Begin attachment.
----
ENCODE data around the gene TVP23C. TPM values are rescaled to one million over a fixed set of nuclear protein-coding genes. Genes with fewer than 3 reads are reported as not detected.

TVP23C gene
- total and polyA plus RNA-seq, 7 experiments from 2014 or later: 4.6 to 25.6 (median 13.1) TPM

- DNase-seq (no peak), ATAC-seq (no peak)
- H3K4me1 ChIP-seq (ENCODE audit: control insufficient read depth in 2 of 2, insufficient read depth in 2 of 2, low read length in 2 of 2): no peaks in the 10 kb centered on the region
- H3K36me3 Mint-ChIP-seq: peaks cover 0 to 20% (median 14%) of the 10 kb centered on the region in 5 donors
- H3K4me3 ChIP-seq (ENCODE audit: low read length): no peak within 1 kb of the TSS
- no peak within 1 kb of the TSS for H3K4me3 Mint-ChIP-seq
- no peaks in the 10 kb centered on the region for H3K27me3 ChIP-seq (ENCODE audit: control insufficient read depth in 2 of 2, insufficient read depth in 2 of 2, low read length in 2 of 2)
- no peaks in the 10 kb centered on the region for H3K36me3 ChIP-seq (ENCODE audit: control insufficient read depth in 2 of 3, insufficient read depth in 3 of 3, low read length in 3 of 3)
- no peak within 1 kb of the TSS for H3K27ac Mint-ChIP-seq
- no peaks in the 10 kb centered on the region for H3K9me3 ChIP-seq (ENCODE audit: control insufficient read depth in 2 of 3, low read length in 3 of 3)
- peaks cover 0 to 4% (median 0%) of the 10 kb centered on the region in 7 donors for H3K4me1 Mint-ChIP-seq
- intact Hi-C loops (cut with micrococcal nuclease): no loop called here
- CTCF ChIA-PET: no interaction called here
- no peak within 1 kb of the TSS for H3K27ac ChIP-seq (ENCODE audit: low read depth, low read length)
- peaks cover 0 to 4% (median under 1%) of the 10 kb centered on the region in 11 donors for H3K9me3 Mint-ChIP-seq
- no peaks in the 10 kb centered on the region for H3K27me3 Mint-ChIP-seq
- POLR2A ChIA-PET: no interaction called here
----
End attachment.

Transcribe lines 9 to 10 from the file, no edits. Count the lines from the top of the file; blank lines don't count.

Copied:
- no peaks in the 10 kb centered on the region for H3K27me3 ChIP-seq (ENCODE audit: control insufficient read depth in 2 of 2, insufficient read depth in 2 of 2, low read length in 2 of 2)
- no peaks in the 10 kb centered on the region for H3K36me3 ChIP-seq (ENCODE audit: control insufficient read depth in 2 of 3, insufficient read depth in 3 of 3, low read length in 3 of 3)